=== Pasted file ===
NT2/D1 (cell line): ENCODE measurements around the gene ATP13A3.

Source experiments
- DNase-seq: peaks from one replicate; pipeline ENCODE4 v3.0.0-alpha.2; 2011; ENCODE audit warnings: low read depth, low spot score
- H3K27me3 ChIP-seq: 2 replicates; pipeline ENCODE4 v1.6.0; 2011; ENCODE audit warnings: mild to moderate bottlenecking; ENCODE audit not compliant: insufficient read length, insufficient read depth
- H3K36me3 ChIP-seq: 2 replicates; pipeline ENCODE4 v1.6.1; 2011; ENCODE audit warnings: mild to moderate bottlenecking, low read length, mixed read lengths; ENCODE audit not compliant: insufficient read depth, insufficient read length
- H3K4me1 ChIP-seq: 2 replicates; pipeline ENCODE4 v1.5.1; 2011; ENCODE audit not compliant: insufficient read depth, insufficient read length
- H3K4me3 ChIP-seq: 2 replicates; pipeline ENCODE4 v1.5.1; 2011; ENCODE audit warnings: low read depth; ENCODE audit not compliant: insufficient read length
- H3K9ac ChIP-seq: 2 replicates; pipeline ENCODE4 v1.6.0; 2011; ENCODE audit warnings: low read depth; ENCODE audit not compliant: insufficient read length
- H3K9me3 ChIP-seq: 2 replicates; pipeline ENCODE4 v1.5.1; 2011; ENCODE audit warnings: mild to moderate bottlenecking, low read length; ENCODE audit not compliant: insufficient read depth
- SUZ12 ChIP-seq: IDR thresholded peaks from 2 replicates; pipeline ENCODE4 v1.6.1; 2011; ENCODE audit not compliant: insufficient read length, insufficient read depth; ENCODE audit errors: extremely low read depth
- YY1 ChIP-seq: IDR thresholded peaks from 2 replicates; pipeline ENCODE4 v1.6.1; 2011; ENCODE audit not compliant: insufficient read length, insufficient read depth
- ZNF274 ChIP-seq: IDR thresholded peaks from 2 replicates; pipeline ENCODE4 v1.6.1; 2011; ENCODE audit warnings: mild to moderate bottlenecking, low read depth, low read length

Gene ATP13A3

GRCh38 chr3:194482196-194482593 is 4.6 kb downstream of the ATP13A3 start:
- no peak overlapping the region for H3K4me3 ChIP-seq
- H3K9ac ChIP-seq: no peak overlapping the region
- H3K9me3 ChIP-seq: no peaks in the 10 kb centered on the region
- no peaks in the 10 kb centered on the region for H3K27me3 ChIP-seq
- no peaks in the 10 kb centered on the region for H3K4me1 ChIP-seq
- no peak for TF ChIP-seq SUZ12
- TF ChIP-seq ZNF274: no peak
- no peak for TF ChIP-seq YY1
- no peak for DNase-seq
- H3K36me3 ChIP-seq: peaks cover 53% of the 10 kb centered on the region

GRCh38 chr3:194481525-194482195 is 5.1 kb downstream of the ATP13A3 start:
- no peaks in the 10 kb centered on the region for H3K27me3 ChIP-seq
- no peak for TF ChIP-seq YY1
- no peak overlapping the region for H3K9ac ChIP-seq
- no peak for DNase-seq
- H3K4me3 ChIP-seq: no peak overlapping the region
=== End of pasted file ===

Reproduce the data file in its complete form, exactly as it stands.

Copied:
NT2/D1 (cell line): ENCODE measurements around the gene ATP13A3.

Source experiments
- DNase-seq: peaks from one replicate; pipeline ENCODE4 v3.0.0-alpha.2; 2011; ENCODE audit warnings: low read depth, low spot score
- H3K27me3 ChIP-seq: 2 replicates; pipeline ENCODE4 v1.6.0; 2011; ENCODE audit warnings: mild to moderate bottlenecking; ENCODE audit not compliant: insufficient read length, insufficient read depth
- H3K36me3 ChIP-seq: 2 replicates; pipeline ENCODE4 v1.6.1; 2011; ENCODE audit warnings: mild to moderate bottlenecking, low read length, mixed read lengths; ENCODE audit not compliant: insufficient read depth, insufficient read length
- H3K4me1 ChIP-seq: 2 replicates; pipeline ENCODE4 v1.5.1; 2011; ENCODE audit not compliant: insufficient read depth, insufficient read length
- H3K4me3 ChIP-seq: 2 replicates; pipeline ENCODE4 v1.5.1; 2011; ENCODE audit warnings: low read depth; ENCODE audit not compliant: insufficient read length
- H3K9ac ChIP-seq: 2 replicates; pipeline ENCODE4 v1.6.0; 2011; ENCODE audit warnings: low read depth; ENCODE audit not compliant: insufficient read length
- H3K9me3 ChIP-seq: 2 replicates; pipeline ENCODE4 v1.5.1; 2011; ENCODE audit warnings: mild to moderate bottlenecking, low read length; ENCODE audit not compliant: insufficient read depth
- SUZ12 ChIP-seq: IDR thresholded peaks from 2 replicates; pipeline ENCODE4 v1.6.1; 2011; ENCODE audit not compliant: insufficient read length, insufficient read depth; ENCODE audit errors: extremely low read depth
- YY1 ChIP-seq: IDR thresholded peaks from 2 replicates; pipeline ENCODE4 v1.6.1; 2011; ENCODE audit not compliant: insufficient read length, insufficient read depth
- ZNF274 ChIP-seq: IDR thresholded peaks from 2 replicates; pipeline ENCODE4 v1.6.1; 2011; ENCODE audit warnings: mild to moderate bottlenecking, low read depth, low read length

Gene ATP13A3

GRCh38 chr3:194482196-194482593 is 4.6 kb downstream of the ATP13A3 start:
- no peak overlapping the region for H3K4me3 ChIP-seq
- H3K9ac ChIP-seq: no peak overlapping the region
- H3K9me3 ChIP-seq: no peaks in the 10 kb centered on the region
- no peaks in the 10 kb centered on the region for H3K27me3 ChIP-seq
- no peaks in the 10 kb centered on the region for H3K4me1 ChIP-seq
- no peak for TF ChIP-seq SUZ12
- TF ChIP-seq ZNF274: no peak
- no peak for TF ChIP-seq YY1
- no peak for DNase-seq
- H3K36me3 ChIP-seq: peaks cover 53% of the 10 kb centered on the region

GRCh38 chr3:194481525-194482195 is 5.1 kb downstream of the ATP13A3 start:
- no peaks in the 10 kb centered on the region for H3K27me3 ChIP-seq
- no peak for TF ChIP-seq YY1
- no peak overlapping the region for H3K9ac ChIP-seq
- no peak for DNase-seq
- H3K4me3 ChIP-seq: no peak overlapping the region